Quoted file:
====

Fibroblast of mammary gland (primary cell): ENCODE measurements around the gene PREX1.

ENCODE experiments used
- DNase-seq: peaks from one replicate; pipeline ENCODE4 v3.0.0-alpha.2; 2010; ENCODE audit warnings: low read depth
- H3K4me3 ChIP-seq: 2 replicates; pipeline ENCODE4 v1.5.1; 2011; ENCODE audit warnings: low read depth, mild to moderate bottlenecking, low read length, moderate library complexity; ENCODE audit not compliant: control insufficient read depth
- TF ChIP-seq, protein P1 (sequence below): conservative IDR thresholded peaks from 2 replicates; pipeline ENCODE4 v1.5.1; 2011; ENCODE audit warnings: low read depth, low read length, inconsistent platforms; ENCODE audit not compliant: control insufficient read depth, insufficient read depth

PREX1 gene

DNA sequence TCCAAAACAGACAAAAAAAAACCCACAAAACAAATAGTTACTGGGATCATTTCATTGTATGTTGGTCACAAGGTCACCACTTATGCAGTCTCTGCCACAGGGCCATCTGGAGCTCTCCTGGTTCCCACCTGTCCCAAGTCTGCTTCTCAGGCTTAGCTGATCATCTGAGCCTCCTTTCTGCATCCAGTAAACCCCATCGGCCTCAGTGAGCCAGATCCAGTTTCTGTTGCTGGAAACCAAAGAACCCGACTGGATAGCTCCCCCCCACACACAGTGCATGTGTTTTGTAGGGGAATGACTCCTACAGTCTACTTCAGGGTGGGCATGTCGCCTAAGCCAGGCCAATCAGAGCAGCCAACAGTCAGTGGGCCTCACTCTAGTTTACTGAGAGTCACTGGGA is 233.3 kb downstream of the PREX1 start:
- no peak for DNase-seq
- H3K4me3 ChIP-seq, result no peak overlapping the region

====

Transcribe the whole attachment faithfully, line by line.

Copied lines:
Fibroblast of mammary gland (primary cell): ENCODE measurements around the gene PREX1.

ENCODE experiments used
- DNase-seq: peaks from one replicate; pipeline ENCODE4 v3.0.0-alpha.2; 2010; ENCODE audit warnings: low read depth
- H3K4me3 ChIP-seq: 2 replicates; pipeline ENCODE4 v1.5.1; 2011; ENCODE audit warnings: low read depth, mild to moderate bottlenecking, low read length, moderate library complexity; ENCODE audit not compliant: control insufficient read depth
- TF ChIP-seq, protein P1 (sequence below): conservative IDR thresholded peaks from 2 replicates; pipeline ENCODE4 v1.5.1; 2011; ENCODE audit warnings: low read depth, low read length, inconsistent platforms; ENCODE audit not compliant: control insufficient read depth, insufficient read depth

PREX1 gene

DNA sequence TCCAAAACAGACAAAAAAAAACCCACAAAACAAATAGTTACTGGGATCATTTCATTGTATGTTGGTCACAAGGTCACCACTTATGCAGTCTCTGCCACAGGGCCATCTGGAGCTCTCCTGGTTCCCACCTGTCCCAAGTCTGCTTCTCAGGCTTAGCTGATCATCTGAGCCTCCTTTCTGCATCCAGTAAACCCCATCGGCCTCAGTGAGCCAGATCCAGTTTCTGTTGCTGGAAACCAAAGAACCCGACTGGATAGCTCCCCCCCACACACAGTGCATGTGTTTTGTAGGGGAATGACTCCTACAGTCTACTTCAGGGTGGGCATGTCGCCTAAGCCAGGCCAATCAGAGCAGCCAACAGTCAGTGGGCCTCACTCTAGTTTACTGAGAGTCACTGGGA is 233.3 kb downstream of the PREX1 start:
- no peak for DNase-seq
- H3K4me3 ChIP-seq, result no peak overlapping the region